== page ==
Lead-glazed earthenware can be decorated in a variety of ways. Engobe or slip decoration is common. This technique involves applying a layer of liquid clay slip of a colour different from the body to all or part of the surface of the unfired object. Motifs can be applied by trailing the slip onto the object from a spouted can.

Tobacco jar, Frisian (Netherlands), ca. 1900, collection Nederlands Openluchtmuseum. The pot has been decorated in green (copper oxide), red (manganese oxide) and blue (cobalt oxide) and finished with a lead glaze. This piece also shows the carving technique that was especially popular in the Frisian region. • Source
Charger, decorated with white slip and locally decorated with green tinted lead glaze, anonymous, ca. 1600 - ca. 1625, collection Rijksmuseum. • Source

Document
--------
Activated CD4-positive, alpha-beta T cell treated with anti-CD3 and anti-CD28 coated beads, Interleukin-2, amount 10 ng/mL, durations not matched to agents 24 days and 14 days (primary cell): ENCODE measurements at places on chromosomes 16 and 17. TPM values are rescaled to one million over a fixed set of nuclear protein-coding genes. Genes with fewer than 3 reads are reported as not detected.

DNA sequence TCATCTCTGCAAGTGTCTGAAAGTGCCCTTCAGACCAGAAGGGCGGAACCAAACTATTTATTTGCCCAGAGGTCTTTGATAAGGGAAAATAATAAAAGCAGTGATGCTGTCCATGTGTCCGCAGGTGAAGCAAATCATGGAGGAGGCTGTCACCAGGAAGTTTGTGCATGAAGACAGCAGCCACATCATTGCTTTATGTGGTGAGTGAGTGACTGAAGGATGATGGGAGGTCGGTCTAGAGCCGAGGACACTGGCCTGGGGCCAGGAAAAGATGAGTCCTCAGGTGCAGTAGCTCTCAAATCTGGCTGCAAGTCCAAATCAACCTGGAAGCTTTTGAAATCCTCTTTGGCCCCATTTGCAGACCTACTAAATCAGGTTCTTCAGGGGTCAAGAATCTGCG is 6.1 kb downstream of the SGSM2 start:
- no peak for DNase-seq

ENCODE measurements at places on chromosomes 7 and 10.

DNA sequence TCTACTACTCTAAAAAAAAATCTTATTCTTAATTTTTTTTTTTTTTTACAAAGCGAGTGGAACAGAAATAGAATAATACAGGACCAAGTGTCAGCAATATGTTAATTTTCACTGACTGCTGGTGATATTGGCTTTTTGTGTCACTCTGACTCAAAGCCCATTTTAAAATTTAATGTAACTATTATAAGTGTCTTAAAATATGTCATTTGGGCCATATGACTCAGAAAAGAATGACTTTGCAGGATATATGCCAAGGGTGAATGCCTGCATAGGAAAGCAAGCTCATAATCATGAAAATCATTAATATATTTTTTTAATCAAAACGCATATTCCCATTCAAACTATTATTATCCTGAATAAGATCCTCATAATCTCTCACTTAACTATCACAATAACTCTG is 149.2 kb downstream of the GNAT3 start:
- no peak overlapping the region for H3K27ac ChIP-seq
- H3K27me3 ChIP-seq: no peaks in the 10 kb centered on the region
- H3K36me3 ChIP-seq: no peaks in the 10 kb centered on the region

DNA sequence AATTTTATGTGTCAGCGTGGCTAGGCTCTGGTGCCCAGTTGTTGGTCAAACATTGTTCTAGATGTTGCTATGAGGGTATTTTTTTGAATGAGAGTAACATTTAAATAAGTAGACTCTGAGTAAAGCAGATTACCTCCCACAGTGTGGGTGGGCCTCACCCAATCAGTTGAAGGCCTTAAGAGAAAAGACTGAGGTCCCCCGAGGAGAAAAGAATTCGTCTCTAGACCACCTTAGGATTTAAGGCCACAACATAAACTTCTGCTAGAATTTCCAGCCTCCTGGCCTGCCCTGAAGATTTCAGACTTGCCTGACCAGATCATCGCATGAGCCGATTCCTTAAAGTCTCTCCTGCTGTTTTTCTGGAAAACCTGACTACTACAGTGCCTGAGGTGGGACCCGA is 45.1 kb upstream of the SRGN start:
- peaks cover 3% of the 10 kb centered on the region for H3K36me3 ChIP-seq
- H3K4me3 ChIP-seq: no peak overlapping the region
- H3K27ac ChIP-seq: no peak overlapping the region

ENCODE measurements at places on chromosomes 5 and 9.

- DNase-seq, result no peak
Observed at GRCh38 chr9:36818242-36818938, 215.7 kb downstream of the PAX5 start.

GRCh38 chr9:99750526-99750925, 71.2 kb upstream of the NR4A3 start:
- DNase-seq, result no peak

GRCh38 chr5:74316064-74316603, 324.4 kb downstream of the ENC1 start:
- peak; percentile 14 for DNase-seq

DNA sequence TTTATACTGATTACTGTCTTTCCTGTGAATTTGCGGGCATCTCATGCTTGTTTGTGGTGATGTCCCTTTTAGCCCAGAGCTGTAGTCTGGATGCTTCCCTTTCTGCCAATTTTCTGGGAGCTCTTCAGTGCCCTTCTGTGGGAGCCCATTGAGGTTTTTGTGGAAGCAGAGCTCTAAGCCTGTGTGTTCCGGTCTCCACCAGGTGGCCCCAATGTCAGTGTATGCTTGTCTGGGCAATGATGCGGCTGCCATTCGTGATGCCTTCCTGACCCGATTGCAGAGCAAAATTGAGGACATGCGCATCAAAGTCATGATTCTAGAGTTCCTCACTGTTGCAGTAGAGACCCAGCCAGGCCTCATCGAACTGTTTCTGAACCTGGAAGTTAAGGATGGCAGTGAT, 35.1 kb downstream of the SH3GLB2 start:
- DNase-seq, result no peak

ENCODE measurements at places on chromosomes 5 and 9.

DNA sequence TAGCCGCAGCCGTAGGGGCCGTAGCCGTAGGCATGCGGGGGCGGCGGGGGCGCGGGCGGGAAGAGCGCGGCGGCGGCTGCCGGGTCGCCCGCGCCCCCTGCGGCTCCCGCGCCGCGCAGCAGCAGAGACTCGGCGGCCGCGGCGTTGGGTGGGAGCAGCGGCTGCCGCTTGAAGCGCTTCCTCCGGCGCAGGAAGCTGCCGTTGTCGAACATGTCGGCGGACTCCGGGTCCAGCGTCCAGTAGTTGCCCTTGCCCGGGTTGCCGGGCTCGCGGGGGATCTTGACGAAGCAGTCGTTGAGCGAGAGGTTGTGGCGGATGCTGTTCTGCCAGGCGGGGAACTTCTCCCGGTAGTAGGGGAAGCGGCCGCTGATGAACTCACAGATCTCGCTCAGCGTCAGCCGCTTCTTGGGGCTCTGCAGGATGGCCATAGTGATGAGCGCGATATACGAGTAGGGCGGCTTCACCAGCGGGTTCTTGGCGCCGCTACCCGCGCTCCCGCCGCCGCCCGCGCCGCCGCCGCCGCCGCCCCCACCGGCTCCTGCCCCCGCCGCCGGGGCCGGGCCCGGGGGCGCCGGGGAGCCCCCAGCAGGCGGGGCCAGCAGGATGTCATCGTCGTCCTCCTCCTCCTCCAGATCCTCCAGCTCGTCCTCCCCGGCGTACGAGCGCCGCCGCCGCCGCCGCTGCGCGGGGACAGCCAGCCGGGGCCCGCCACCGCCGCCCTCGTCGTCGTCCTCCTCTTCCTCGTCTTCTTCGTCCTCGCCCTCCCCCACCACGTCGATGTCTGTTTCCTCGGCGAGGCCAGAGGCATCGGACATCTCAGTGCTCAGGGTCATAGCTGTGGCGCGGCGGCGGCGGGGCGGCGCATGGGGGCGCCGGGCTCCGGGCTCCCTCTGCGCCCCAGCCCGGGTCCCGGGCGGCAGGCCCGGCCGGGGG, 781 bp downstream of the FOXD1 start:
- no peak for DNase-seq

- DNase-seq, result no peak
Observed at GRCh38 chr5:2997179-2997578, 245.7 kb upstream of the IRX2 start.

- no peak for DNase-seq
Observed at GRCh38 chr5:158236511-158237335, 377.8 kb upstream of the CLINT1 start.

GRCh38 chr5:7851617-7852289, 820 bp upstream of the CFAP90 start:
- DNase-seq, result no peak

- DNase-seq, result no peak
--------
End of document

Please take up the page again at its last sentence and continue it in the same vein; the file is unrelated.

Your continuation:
Alternatively, sgraffito decoration can be scratched or incised through the dried-out layer of slip, a marbled effect can be created by mingling slips of different colours, or relief decoration can be applied using stamps or moulds. In Friesland, a method of slip carving called kerfsneetechniek was extremely popular.

Tin-glazed earthenware

Tin glazes are white and opaque. Earthenware that has been fired once (biscuit) is dipped in a tub of tin glaze to produce a white ground to which painted decoration can be applied. The paintwork can be done either freehand or with the use of a pounce. To enhance the colour and surface shine, the object is then coated with transparent lead glaze before being fired again.